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The Association between Nutritional Status and In-Hospital Mortality of COVID-19 in Critically-Ill Patients in the ICU
Article

Course and Survival of COVID-19 Patients with Comorbidities in Relation to the Trace Element Status at Hospital Admission

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Laboratory of Analytical Chemistry and Applied Ecochemistry, Faculty of Bioscience Engineering, Ghent University, Coupure Links 653, 9000 Gent, Belgium
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Department of Internal Medicine and Paediatrics, Ghent University Hospital, C. Heymanslaan 10, 9000 Gent, Belgium
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Department of Food Technology, Safety and Health, Faculty of Bioscience Engineering, Ghent University, Coupure Links 653, 9000 Gent, Belgium
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Centre of Excellence in Mycotoxicology and Public Health, Department of Bioanalysis, Faculty of Pharmaceutical Sciences, Ottergemsesteenweg 460, 9000 Gent, Belgium
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Institute of Experimental Endocrinology, Charité Universitätsmedizin, Hessische Straße 3-4, 10115 Berlin, Germany
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Laboratory Medicine, AZ Jan Palfijn AV, Watersportlaan 5, 9000 Gent, Belgium
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Author to whom correspondence should be addressed.
Academic Editor: Roberto Iacone
Nutrients 2021, 13(10), 3304; https://doi.org/10.3390/nu13103304
Received: 27 August 2021 / Revised: 16 September 2021 / Accepted: 20 September 2021 / Published: 22 September 2021
(This article belongs to the Section Micronutrients and Human Health)
Selenium (Se) and zinc (Zn) are essential trace elements needed for appropriate immune system responses, cell signalling and anti-viral defence. A cross-sectional observational study was conducted at two hospitals in Ghent, Belgium, to investigate whether Se and/or Zn deficiency upon hospital admission correlates to disease severity and mortality risk in COVID-19 patients with or without co-morbidities. Trace element concentrations along with additional biomarkers were determined in serum or plasma and associated to disease severity and outcome. An insufficient Se and/or Zn status upon hospital admission was associated with a higher mortality rate and a more severe disease course in the entire study group, especially in the senior population. In comparison to healthy European adults, the patients displayed strongly depressed total Se (mean ± SD: 59.2 ± 20.6 vs. 84.4 ± 23.4 µg L−1) and SELENOP (mean ± SD: 2.2 ± 1.9 vs. 4.3 ± 1.0 mg L−1) concentrations at hospital admission. Particularly strong associations were observed for death risk of cancer, diabetes and chronic cardiac disease patients with low Se status, and of diabetes and obese patients with Zn deficiency. A composite biomarker based on serum or plasma Se, SELENOP and Zn at hospital admission proved to be a reliable tool to predict severe COVID-19 course and death, or mild disease course. We conclude that trace element assessment at hospital admission may contribute to a better stratification of patients with COVID-19 and other similar infectious diseases, support clinical care, therapeutic interventions and adjuvant supplementation needs, and may prove of particular relevance for patients with relevant comorbidities. View Full-Text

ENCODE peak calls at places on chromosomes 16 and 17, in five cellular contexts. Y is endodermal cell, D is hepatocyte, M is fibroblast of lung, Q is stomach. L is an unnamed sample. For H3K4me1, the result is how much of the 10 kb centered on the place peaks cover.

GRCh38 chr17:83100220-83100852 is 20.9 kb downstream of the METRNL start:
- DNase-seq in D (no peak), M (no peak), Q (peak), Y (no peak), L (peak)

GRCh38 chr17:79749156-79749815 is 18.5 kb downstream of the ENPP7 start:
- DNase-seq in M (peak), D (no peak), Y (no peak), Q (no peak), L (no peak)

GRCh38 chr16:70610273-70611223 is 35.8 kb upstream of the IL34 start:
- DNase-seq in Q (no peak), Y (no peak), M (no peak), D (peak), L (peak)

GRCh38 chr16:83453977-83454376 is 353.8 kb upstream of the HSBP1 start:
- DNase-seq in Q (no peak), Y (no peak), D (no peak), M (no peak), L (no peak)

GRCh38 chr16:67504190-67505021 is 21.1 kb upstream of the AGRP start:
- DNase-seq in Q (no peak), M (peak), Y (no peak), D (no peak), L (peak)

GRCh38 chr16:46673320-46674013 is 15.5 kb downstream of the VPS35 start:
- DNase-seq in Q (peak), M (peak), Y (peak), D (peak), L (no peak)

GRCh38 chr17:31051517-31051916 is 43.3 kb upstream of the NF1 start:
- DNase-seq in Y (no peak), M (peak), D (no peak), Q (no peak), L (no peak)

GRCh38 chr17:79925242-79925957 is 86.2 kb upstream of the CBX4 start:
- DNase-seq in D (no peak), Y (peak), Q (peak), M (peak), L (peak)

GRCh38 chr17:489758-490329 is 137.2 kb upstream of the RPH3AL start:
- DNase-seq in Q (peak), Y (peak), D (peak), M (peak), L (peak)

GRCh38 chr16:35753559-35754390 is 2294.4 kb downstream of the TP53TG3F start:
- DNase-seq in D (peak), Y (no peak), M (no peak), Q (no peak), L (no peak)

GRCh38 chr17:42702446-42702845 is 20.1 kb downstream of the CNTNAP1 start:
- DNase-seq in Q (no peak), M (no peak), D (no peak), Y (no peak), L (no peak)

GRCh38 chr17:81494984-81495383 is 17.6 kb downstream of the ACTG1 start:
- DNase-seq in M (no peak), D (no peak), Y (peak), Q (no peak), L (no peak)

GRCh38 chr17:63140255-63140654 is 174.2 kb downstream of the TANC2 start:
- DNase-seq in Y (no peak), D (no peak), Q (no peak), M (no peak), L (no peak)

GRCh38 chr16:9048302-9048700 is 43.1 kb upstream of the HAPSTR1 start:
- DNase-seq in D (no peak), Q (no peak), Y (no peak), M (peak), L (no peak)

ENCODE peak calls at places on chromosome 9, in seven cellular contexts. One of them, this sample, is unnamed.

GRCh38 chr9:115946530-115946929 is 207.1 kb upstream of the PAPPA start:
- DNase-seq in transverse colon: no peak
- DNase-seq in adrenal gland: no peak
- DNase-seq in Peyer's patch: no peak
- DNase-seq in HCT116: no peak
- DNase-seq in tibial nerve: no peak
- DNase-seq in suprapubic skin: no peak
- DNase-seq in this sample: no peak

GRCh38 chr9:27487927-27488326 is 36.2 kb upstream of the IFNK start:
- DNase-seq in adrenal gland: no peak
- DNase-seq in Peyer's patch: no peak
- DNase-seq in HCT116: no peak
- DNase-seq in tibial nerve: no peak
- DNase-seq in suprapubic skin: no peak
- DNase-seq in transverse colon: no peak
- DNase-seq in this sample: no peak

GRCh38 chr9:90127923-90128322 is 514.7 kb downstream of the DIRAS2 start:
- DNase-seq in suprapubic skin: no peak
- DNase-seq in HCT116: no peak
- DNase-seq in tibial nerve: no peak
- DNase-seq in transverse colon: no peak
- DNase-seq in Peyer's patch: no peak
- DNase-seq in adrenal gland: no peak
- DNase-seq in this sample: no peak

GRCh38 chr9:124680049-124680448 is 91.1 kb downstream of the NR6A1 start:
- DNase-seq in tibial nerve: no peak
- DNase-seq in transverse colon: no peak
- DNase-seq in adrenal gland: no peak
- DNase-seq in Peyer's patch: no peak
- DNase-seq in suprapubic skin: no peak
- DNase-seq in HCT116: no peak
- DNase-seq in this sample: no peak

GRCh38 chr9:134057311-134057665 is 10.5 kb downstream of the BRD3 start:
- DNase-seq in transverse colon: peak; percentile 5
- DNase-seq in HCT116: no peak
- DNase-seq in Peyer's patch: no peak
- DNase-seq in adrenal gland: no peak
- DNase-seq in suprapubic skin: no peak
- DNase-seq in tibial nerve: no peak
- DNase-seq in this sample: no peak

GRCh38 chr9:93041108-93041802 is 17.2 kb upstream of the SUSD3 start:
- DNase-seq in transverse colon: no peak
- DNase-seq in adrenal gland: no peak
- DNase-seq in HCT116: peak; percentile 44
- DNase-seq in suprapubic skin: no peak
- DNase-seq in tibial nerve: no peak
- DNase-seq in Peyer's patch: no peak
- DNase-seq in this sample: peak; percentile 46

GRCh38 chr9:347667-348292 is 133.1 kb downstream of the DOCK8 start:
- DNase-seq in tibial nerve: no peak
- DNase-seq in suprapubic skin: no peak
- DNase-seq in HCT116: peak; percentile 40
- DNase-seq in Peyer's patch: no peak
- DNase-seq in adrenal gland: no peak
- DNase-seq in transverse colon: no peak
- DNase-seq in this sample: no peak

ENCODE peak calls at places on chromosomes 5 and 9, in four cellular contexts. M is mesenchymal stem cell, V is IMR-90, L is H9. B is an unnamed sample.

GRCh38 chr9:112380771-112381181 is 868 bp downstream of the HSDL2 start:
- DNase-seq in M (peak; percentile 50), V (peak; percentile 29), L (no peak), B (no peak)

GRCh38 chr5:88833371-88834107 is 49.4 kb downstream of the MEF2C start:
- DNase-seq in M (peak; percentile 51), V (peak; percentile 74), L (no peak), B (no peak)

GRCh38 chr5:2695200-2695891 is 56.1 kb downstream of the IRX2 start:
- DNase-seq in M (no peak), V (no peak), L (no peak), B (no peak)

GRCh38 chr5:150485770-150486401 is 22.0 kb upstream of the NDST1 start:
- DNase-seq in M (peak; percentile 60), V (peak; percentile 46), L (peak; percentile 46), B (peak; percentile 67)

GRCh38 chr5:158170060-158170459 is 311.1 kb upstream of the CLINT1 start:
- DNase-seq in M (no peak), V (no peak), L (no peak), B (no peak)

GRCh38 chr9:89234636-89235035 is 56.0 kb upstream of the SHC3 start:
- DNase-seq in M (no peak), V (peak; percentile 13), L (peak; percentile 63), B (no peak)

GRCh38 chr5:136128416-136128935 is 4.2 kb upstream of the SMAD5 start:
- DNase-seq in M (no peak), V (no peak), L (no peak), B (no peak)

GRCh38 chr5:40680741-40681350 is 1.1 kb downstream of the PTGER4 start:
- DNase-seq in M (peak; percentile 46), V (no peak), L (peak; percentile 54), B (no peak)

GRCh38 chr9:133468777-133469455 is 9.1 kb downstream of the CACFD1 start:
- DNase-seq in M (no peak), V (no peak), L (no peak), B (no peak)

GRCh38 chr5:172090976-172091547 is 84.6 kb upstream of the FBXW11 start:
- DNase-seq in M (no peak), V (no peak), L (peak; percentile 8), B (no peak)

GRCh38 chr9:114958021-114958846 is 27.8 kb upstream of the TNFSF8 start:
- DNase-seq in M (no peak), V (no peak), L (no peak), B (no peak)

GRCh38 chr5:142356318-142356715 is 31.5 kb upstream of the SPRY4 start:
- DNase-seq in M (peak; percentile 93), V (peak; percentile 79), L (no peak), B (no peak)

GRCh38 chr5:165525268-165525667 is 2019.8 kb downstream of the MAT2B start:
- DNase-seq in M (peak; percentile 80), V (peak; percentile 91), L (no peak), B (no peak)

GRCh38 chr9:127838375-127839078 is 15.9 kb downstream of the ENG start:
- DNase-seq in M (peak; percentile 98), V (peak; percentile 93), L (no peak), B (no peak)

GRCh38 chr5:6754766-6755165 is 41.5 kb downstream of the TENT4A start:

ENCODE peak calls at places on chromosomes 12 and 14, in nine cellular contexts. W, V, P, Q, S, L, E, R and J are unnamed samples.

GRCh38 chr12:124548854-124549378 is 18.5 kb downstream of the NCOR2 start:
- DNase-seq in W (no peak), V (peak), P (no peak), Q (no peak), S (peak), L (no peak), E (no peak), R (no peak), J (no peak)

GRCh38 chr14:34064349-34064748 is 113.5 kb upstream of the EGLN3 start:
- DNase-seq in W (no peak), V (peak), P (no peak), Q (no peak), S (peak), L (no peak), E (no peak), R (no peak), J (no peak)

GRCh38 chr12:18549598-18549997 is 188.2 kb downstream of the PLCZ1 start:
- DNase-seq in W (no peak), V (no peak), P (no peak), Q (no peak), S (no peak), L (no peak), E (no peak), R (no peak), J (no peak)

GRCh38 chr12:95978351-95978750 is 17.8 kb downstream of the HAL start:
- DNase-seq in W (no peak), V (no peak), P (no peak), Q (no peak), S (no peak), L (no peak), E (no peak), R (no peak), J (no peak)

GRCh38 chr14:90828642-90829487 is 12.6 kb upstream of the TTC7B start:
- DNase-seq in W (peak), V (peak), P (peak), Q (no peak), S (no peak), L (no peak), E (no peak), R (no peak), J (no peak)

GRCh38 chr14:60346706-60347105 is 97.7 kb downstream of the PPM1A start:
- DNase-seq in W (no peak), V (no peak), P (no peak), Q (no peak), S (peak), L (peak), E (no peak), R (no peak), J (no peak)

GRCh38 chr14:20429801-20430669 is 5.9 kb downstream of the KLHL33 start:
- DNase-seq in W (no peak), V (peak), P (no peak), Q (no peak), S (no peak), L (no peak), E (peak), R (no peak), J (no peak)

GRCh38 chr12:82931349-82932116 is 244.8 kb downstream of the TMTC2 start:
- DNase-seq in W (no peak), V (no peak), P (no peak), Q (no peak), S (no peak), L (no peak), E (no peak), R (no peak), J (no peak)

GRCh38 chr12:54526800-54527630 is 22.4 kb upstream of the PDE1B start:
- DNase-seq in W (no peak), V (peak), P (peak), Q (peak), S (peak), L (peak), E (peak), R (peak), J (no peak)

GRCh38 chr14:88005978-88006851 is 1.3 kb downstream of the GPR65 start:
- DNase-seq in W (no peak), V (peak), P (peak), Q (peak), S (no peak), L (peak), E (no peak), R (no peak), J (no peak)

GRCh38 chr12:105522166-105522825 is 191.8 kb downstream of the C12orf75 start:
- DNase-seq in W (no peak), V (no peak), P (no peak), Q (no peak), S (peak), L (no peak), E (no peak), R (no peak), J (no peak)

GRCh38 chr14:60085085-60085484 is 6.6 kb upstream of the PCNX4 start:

Keywords: micronutrient; nutrition; biomarker; diabetes; cancer micronutrient; nutrition; biomarker; diabetes; cancer
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MDPI and ACS Style

Du Laing, G.; Petrovic, M.; Lachat, C.; De Boevre, M.; Klingenberg, G.J.; Sun, Q.; De Saeger, S.; De Clercq, J.; Ide, L.; Vandekerckhove, L.; Schomburg, L. Course and Survival of COVID-19 Patients with Comorbidities in Relation to the Trace Element Status at Hospital Admission. Nutrients 2021, 13, 3304. https://doi.org/10.3390/nu13103304

AMA Style

Du Laing G, Petrovic M, Lachat C, De Boevre M, Klingenberg GJ, Sun Q, De Saeger S, De Clercq J, Ide L, Vandekerckhove L, Schomburg L. Course and Survival of COVID-19 Patients with Comorbidities in Relation to the Trace Element Status at Hospital Admission. Nutrients. 2021; 13(10):3304. https://doi.org/10.3390/nu13103304

Chicago/Turabian Style

Du Laing, Gijs, Mirko Petrovic, Carl Lachat, Marthe De Boevre, Georg J. Klingenberg, Qian Sun, Sarah De Saeger, Jozefien De Clercq, Louis Ide, Linos Vandekerckhove, and Lutz Schomburg. 2021. "Course and Survival of COVID-19 Patients with Comorbidities in Relation to the Trace Element Status at Hospital Admission" Nutrients 13, no. 10: 3304. https://doi.org/10.3390/nu13103304

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